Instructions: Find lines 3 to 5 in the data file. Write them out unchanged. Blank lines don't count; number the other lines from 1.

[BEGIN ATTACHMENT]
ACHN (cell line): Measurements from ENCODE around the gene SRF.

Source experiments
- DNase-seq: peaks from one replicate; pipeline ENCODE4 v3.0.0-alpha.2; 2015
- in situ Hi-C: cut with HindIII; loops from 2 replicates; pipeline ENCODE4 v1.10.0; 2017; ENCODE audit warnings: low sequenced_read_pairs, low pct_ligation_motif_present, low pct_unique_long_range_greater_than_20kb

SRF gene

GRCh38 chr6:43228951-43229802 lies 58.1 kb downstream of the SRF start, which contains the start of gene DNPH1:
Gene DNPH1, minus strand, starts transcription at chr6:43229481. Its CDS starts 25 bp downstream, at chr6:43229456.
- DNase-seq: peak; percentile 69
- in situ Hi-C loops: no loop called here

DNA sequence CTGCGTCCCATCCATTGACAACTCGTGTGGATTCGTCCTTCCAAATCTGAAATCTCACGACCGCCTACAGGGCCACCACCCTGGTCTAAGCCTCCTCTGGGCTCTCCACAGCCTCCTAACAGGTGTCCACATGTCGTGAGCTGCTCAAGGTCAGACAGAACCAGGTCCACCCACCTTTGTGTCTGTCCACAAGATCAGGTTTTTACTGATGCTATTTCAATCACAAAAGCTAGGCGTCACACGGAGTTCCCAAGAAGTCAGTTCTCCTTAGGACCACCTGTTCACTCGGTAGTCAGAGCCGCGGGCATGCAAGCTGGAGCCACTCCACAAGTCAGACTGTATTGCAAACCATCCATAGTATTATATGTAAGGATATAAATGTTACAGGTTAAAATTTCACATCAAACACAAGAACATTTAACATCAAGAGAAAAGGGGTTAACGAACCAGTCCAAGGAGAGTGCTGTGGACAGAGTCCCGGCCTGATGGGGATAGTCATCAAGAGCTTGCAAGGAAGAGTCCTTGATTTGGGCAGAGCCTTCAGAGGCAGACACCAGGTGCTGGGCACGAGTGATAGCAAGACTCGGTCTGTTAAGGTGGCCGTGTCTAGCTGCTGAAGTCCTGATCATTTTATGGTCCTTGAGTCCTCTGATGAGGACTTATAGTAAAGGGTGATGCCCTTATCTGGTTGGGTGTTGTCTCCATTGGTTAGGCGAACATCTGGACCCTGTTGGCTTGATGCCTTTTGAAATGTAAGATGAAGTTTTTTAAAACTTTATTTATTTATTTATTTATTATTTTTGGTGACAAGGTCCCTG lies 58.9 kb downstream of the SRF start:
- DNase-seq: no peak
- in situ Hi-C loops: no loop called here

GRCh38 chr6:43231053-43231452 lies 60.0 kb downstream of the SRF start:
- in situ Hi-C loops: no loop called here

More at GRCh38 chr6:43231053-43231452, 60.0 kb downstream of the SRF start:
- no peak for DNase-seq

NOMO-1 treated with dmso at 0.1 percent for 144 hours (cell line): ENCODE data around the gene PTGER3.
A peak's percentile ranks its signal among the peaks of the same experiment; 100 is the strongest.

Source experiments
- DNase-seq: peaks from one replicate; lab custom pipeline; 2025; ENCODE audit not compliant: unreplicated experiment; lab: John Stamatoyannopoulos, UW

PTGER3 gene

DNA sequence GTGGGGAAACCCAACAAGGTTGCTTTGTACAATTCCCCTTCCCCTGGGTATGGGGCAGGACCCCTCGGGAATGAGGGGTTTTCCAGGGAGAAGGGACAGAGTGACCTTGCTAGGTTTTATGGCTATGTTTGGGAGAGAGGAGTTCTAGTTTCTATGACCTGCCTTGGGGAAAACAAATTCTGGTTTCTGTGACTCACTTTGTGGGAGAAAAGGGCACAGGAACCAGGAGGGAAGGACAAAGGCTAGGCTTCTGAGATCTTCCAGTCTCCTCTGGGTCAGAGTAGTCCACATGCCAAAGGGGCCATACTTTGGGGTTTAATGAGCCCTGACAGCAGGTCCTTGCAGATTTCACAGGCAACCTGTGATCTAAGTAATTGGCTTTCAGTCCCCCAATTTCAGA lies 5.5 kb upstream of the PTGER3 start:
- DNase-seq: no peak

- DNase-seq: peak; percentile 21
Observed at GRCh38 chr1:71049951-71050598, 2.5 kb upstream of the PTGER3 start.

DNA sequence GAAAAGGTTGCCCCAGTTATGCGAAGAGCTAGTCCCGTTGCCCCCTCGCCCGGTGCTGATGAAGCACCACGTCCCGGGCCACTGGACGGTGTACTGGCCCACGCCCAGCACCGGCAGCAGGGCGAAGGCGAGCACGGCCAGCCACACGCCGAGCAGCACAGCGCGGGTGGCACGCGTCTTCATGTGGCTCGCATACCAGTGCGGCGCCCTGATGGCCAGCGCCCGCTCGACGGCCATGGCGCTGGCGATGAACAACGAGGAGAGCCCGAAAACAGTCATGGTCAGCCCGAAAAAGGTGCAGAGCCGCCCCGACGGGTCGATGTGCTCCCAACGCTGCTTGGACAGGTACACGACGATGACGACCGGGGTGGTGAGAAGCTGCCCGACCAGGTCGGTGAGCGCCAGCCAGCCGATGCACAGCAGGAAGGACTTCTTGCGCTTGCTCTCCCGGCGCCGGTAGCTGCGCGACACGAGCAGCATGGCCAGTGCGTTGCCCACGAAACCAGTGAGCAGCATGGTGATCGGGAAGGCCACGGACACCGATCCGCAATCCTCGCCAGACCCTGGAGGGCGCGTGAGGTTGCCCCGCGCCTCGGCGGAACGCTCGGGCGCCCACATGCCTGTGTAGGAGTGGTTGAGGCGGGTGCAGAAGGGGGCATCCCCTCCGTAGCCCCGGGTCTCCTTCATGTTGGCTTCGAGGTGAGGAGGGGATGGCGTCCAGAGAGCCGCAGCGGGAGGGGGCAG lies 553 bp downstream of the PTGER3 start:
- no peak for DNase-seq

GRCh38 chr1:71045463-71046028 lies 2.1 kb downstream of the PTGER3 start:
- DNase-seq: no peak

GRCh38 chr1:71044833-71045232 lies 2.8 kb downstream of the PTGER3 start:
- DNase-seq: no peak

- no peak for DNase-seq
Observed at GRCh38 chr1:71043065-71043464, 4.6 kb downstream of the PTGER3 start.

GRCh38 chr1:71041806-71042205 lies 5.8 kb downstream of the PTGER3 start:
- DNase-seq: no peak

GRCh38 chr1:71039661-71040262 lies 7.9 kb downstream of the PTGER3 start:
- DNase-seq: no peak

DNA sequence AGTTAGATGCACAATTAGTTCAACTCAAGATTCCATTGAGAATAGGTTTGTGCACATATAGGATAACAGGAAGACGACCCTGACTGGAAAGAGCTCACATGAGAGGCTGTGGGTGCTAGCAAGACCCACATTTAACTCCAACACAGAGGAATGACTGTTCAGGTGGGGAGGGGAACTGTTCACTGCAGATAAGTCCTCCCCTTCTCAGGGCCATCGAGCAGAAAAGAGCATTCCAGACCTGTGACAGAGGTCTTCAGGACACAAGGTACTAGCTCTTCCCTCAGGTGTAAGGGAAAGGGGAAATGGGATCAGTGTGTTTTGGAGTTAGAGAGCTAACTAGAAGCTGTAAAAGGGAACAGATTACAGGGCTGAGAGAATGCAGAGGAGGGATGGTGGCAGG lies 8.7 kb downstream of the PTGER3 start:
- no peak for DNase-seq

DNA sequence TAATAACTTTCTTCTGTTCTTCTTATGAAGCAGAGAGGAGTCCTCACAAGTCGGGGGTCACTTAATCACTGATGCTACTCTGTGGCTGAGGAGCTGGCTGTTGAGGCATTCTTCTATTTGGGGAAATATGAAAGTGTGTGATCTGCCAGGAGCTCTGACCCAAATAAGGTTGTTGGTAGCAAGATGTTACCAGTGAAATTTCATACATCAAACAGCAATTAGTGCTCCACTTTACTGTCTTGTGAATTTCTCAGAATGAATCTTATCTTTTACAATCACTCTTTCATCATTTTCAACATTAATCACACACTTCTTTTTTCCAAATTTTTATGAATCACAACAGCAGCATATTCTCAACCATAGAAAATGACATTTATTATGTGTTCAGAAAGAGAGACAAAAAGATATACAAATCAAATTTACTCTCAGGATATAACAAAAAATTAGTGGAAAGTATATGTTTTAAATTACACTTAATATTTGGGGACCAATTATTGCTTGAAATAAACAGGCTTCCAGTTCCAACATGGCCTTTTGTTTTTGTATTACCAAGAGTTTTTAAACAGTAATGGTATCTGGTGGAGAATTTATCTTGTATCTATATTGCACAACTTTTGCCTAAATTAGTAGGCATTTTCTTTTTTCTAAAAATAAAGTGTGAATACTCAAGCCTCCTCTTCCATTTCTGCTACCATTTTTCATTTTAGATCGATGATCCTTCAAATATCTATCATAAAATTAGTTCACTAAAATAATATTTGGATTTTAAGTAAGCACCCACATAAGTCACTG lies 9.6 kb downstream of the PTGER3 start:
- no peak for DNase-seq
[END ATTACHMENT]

- DNase-seq: peaks from one replicate; pipeline ENCODE4 v3.0.0-alpha.2; 2015
- in situ Hi-C: cut with HindIII; loops from 2 replicates; pipeline ENCODE4 v1.10.0; 2017; ENCODE audit warnings: low sequenced_read_pairs, low pct_ligation_motif_present, low pct_unique_long_range_greater_than_20kb

SRF gene